From HTTP Messages to PSR-7: What’s It All About?

By Deji Akala

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The PHP Framework Interoperability Group (PHP-FIG) has relatively recently approved another proposal, the PSR-7: HTTP Messages Interface. The document crystallizes HTTP messages into 7 interfaces which a PHP library should implement if they subscribe to the specification. In PSR-7 By Example, Matthew Weier O’Phinney, editor of the PSR, gives an interesting overview of the specification. So what is it?

Image of digital question mark, indicating confusion and pending explanation

If you type in your browser, you go straight to the homepage of the BBC, but a number of things might have taken place between the time the browser sent an HTTP request to the server and it getting a response back.

Here’s a sample raw request.

GET / HTTP/1.1
User-Agent: Mozilla/5.0 (compatible; MSIE 9.0; Windows NT 6.1; Trident/5.0)
Accept: */*

It’s always made up of a request line (GET / HTTP/1.1), a number of header field lines listed as <key>: value, a single empty line and an optional body for any data payload (for example query parameters or post data).

The blank line after the zero or more header lines must be a CRLF by itself. This means 2 characters – an ASCII 13 (Carriage Return), followed by ASCII 10 (Line Feed) or \r\n.

Let’s send this request from the command line via curl and see the response:

curl -i -H "Host:" -H "User-Agent: Mozilla/5.0 (compatible; MSIE 9.0; Windows NT 6.1; Trident/5.0)" -H "Accept: */*" -X GET

HTTP/1.1 301 Moved Permanently
Content-Type: text/html
Date: Sun, 02 Oct 2016 20:49:42 GMT
Connection: Keep-Alive
Content-Length: 0

Moved? There was a redirect. Then, let’s follow the trail and make a request to instead:

curl -i -H "Host:" -H "User-Agent: Mozilla/5.0 (compatible; MSIE 9.0; Windows NT 6.1; Trident/5.0)" -H "Accept: */*" -X GET | less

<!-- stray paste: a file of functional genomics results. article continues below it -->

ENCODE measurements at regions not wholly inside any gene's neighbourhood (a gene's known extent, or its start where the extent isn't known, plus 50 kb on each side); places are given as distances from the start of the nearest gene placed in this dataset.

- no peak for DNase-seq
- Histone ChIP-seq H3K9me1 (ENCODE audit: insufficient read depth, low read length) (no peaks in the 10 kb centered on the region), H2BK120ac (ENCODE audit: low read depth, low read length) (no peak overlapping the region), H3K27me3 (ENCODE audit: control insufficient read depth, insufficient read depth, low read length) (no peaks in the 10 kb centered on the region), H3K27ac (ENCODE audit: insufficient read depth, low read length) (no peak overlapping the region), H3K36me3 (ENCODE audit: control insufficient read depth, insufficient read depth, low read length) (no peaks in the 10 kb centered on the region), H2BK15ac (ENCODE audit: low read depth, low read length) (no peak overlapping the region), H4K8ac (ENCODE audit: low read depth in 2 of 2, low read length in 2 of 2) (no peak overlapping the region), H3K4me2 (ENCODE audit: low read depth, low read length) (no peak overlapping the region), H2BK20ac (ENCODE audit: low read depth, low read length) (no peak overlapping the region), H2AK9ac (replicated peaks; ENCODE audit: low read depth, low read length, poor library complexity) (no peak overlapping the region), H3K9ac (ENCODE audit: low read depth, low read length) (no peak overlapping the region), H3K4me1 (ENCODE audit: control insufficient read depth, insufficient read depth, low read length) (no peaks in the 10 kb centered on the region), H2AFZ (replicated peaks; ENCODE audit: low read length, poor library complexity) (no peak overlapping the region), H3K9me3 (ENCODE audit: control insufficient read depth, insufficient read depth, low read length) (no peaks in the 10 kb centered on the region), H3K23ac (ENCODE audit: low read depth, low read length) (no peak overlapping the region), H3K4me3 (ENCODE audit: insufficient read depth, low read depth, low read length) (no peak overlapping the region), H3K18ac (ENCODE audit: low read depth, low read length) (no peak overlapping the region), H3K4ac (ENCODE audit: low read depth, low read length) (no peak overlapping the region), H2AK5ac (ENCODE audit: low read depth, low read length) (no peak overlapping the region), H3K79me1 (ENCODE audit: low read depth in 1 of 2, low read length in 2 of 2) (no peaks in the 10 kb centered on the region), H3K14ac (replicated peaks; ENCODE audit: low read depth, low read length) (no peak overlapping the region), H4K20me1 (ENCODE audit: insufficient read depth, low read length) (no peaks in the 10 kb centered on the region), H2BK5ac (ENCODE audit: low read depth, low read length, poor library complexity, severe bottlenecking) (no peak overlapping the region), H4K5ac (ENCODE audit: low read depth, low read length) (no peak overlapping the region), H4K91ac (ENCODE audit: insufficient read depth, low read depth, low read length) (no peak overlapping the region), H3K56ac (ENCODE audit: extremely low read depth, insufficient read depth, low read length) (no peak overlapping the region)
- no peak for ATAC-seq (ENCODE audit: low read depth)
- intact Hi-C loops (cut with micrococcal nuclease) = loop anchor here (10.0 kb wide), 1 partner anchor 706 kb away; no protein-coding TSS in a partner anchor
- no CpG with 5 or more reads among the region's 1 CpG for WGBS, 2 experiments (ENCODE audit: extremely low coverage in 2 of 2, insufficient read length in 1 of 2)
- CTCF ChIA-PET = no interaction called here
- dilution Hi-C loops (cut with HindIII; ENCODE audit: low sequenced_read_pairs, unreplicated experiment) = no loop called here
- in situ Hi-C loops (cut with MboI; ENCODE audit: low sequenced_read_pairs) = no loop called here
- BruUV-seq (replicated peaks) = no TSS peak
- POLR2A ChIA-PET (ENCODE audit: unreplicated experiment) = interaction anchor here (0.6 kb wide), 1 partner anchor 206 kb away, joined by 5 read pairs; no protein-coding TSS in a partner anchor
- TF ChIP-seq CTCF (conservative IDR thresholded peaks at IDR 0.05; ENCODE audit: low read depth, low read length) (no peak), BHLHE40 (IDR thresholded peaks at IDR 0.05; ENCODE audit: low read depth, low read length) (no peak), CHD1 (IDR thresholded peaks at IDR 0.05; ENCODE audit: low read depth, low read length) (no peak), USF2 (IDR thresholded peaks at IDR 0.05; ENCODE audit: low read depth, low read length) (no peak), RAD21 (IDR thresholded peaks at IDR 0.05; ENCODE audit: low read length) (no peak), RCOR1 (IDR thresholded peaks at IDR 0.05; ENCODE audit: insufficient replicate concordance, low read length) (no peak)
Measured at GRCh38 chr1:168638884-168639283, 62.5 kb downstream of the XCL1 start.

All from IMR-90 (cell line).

HTTP/1.1 200 OK
Server: nginx
Content-Type: text/html; charset=utf-8
ETag: W/"29c44-MXo+6t7MoPRad358MSWqwA"
X-Frame-Options: SAMEORIGIN
x-origin-route: xrt-ext
Content-Length: 171076
Date: Sun, 02 Oct 2016 20:54:27 GMT
Connection: keep-alive
Set-Cookie: BBC-UID=15c73fe11704a0731344da5ec13869204c1a22a0c7b444d60a708762e631ac0c0Mozilla/5.0%20(compatible%3b%20MSIE%209.0%3b%20Windows%20NT%206.1%3b%20Trident/5.0); expires=Thu, 01-Oct-20 20:54:27 GMT; path=/;
X-Cache-Action: HIT
X-Cache-Hits: 1223
X-Cache-Age: 55
Cache-Control: private, max-age=0, must-revalidate
Vary: Accept-Encoding, X-CDN, X-BBC-Edge-Scheme

<!DOCTYPE html>
<!--[if lte IE 9]>
  <html lang="en-GB" class="no-js no-flexbox no-flexboxlegacy">
<!--[if gt IE 9]><!-->
  <html lang="en-GB" class="no-js">

That’s more like it. The first line, HTTP/1.1 200 OK, is the status line. Then we have headers, in a similar pattern to requests – <key>: value, an empty line, and the response body. Note: We passed the output through less so that we can see the first part of the response.

Requests and responses can be broken down into a message line, a number of header lines and body lines. The commonalities can be abstracted in an interface (MessageInterface) which the request (RequestInterface) and response (ResponseInterface) can extend with their distinct flavor of HTTP message.

PHP doesn’t only run within a web environment, and web requests might have originated from APIs. The ServerRequestInterface was designed to take care of other types of HTTP requests.

The other three interfaces are a further abstraction of specific aspects in messages. Looking back at the request message line:

GET / HTTP/1.1

This comprises:

  • METHOD: Although RFC 2616 defines safe and idempotent types of methods, for general applications, it’s sufficient to identify them by name – GET, POST, PUT, PATCH, DELETE, OPTIONS, HEAD and TRACE. CONNECT is reserved for use with a proxy that can dynamically switch to being a tunnel e.g. SSL tunneling.

  • TARGET: This is the URI or our request target, and things get a bit interesting here as we can have: